“All around me became orange and red. Flames began to ignite around me and giant ribbons of black soot and smoke wafted across my view. I began to hear the screams and moans of tortured souls. The lament of suffering, the cries of agony, the smell of burning flesh and vomit, death and decay, and defecation. -- Through a curtain of flames stepped a figure that startled me. Cloven hooves, spiked tail, horns upon its head. It ran to me and hovered over me, its breath, hot fury in my face. This beast’s eyes bore down upon me, its hideous face a representation of pure evil. But, when I thought those words in my mind, I realized that was all it was, a representation. Upon this realization the massive figure vanished, followed by the flames, the cries of agony and finally the red and orange glow.”
Once again, Manyard's expressions relaxed.
“I stood in a dull white light with nothing before me.”
“What is out there?” I screamed, “Show me, please!”
“An Irish Setter appeared, tail wagging, its eyes eager for me to embrace him in my arms. It was Laddie, my dog from my childhood. I wanted to run to him, lavish him with hugs and affection, but I resisted. This too, began to fade. -- I was now clinically dead for eight minutes, the moment when the last neuron in my brain would fire and my imagination, hopes, wishes, dreams and preconceptions would no longer have pathways to deliver memories to my mind’s eye. I would finally be at the moment of truth, the moment when just my soul and the great beyond would meet. The moment came, I felt my gray matter shut-down, fire its last electrical function. -- My being entered the moment that I had waited for all this time; to witness the great beyond, the world behind the shroud of death, the face behind the veil, the dark side of the moon. I felt a pop, a disengage, my soul released from my earthbound body. A door had been opened before me to reveal its ever forbidden secrets. The white light dimmed and the truth finally unfolded before me…”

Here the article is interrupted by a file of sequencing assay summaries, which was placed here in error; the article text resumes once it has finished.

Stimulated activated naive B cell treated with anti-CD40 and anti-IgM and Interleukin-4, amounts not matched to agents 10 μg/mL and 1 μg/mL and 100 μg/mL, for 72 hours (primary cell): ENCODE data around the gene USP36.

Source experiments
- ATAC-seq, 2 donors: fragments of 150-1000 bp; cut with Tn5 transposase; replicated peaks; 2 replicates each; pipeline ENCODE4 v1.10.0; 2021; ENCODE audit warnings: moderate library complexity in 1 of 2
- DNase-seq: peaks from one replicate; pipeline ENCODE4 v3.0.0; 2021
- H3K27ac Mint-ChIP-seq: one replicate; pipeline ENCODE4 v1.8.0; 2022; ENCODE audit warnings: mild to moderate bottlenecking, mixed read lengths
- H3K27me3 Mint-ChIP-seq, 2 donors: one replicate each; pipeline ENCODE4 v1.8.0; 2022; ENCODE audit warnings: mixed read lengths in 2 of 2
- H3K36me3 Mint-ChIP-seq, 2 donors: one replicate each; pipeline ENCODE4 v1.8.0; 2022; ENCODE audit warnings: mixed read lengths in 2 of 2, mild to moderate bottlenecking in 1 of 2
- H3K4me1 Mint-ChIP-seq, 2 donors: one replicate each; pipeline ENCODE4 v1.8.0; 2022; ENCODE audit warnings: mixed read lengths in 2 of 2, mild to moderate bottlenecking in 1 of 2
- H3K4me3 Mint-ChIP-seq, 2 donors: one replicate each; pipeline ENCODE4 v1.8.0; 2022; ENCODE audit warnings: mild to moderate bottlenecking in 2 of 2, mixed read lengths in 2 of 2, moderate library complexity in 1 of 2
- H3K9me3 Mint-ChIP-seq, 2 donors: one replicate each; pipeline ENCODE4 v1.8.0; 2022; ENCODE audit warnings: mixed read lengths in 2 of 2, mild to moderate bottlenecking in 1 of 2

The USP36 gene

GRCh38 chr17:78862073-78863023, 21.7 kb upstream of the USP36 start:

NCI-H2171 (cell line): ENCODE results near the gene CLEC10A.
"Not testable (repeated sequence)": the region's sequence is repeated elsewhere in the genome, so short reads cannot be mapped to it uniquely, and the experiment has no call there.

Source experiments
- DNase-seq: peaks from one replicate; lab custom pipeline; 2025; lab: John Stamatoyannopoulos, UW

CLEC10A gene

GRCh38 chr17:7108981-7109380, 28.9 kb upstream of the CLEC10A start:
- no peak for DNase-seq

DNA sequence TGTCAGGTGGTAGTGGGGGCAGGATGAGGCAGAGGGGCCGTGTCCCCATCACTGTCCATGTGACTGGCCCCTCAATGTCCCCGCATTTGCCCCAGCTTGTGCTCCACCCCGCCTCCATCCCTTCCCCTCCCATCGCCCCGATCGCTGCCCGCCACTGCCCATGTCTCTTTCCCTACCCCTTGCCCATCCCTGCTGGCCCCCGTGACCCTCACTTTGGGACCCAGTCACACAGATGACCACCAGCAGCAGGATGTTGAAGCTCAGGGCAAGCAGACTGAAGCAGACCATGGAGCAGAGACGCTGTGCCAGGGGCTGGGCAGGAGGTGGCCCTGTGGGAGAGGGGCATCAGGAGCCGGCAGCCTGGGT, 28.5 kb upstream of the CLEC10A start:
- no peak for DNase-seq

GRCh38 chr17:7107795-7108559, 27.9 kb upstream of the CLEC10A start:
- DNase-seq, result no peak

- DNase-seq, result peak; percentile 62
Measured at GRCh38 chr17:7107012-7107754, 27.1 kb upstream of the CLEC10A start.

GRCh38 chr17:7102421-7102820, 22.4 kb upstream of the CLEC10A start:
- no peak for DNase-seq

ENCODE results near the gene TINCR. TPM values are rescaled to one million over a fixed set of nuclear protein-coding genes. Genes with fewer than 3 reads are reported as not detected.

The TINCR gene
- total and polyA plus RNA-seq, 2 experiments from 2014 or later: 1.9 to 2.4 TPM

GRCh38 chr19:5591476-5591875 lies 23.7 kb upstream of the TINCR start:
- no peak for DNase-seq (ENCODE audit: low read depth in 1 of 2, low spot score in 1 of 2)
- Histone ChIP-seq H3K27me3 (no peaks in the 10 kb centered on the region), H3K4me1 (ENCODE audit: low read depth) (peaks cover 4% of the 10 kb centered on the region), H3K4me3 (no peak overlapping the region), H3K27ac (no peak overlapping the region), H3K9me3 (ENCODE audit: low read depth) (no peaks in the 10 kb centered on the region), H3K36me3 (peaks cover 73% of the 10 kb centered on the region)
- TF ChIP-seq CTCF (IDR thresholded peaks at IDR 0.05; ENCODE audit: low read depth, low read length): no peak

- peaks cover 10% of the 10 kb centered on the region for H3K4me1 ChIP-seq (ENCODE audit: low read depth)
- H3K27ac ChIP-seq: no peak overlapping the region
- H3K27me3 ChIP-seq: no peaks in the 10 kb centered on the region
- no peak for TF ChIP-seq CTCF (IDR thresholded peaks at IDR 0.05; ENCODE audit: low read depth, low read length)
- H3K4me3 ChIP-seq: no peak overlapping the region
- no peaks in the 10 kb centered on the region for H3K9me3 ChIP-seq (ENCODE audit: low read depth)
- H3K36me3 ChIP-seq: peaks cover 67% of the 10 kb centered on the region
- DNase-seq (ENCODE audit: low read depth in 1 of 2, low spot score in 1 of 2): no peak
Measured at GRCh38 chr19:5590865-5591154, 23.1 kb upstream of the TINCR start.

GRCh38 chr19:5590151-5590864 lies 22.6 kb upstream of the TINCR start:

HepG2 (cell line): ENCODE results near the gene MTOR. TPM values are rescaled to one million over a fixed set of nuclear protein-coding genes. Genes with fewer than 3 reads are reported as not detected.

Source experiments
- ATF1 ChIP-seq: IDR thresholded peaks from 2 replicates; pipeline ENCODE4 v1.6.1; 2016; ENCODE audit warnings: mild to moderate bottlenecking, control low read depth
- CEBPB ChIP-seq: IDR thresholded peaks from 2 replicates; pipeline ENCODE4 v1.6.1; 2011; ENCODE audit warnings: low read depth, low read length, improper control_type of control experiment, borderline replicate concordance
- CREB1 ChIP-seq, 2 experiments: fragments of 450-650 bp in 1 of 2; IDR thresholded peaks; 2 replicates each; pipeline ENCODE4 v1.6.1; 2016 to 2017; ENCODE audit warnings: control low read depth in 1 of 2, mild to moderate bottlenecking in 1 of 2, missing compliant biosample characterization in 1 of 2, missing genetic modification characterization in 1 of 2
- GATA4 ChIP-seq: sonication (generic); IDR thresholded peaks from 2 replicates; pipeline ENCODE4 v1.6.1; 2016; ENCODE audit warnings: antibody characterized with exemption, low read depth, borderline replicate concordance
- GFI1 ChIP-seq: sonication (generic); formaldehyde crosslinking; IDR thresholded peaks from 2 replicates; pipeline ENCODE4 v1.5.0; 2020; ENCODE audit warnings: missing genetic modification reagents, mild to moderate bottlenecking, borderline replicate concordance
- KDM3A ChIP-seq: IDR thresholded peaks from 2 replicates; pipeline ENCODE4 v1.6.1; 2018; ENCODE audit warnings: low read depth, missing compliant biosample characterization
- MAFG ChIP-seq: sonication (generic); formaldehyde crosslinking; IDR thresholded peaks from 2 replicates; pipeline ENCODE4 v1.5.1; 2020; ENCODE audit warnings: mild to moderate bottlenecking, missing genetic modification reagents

Manyard had stopped, not going any further with his story. Intoxicated by Manyard’s narrative, in a fit of raging excitement, Sterling struggled to control his frenzied anticipation.
“What was there Manyard?” Sterling barked in a half scream. “What did you see?”
After a moment, Manyard started talking again.
“It was something more frightening than anything I could have experienced. This truth had driven others to suicide. It had snapped a chord that had kept me tethered to the terra-firma, to reality. It had driven me instantly mad. There existed only one reason I did not take my own life within minutes of being revived. I knew I had to dismantle the project, destroy the capabilities of this experiment, and vanquish the notes from written pages. No one could know the truth, for humanity hung in its balance. Society would unravel; common decency would shatter, in the shadow of this knowledge.”
Manyard trailed off, pulled inward and seemed to die inside. His eyes glazed over and he began to enter a trance-like state. Sterling had to bring him back. Manyard was on the brink of confiding to Sterling the very secret he had so long ago locked away in the vault of his mind. The only chance Sterling had for saving his wife and returning her from a catatonic state would be to know what she knew. They could share this knowledge with each other and it would help her through. She would not be alone. Sterling urged Manyard in a calm and rational voice, to reveal his hand.